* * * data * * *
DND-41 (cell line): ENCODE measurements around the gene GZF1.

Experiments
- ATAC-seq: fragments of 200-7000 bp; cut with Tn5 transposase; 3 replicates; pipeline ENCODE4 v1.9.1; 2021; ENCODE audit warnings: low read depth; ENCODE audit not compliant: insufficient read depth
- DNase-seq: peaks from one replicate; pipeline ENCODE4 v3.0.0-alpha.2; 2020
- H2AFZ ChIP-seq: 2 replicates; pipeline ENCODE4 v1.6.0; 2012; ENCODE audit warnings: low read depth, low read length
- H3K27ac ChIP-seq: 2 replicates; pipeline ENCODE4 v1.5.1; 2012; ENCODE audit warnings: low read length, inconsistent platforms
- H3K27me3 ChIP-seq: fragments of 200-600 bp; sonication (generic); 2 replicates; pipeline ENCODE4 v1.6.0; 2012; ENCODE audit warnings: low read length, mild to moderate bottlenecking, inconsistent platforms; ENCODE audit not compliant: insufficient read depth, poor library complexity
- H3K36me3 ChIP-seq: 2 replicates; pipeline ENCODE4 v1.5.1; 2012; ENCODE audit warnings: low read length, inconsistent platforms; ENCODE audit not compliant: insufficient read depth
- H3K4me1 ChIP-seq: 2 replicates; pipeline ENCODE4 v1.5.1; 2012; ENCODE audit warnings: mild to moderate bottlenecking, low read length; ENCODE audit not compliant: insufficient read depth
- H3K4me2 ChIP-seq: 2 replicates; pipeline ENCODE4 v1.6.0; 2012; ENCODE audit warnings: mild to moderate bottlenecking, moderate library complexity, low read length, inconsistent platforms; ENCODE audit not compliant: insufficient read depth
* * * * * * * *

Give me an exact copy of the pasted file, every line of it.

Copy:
DND-41 (cell line): ENCODE measurements around the gene GZF1.

Experiments
- ATAC-seq: fragments of 200-7000 bp; cut with Tn5 transposase; 3 replicates; pipeline ENCODE4 v1.9.1; 2021; ENCODE audit warnings: low read depth; ENCODE audit not compliant: insufficient read depth
- DNase-seq: peaks from one replicate; pipeline ENCODE4 v3.0.0-alpha.2; 2020
- H2AFZ ChIP-seq: 2 replicates; pipeline ENCODE4 v1.6.0; 2012; ENCODE audit warnings: low read depth, low read length
- H3K27ac ChIP-seq: 2 replicates; pipeline ENCODE4 v1.5.1; 2012; ENCODE audit warnings: low read length, inconsistent platforms
- H3K27me3 ChIP-seq: fragments of 200-600 bp; sonication (generic); 2 replicates; pipeline ENCODE4 v1.6.0; 2012; ENCODE audit warnings: low read length, mild to moderate bottlenecking, inconsistent platforms; ENCODE audit not compliant: insufficient read depth, poor library complexity
- H3K36me3 ChIP-seq: 2 replicates; pipeline ENCODE4 v1.5.1; 2012; ENCODE audit warnings: low read length, inconsistent platforms; ENCODE audit not compliant: insufficient read depth
- H3K4me1 ChIP-seq: 2 replicates; pipeline ENCODE4 v1.5.1; 2012; ENCODE audit warnings: mild to moderate bottlenecking, low read length; ENCODE audit not compliant: insufficient read depth
- H3K4me2 ChIP-seq: 2 replicates; pipeline ENCODE4 v1.6.0; 2012; ENCODE audit warnings: mild to moderate bottlenecking, moderate library complexity, low read length, inconsistent platforms; ENCODE audit not compliant: insufficient read depth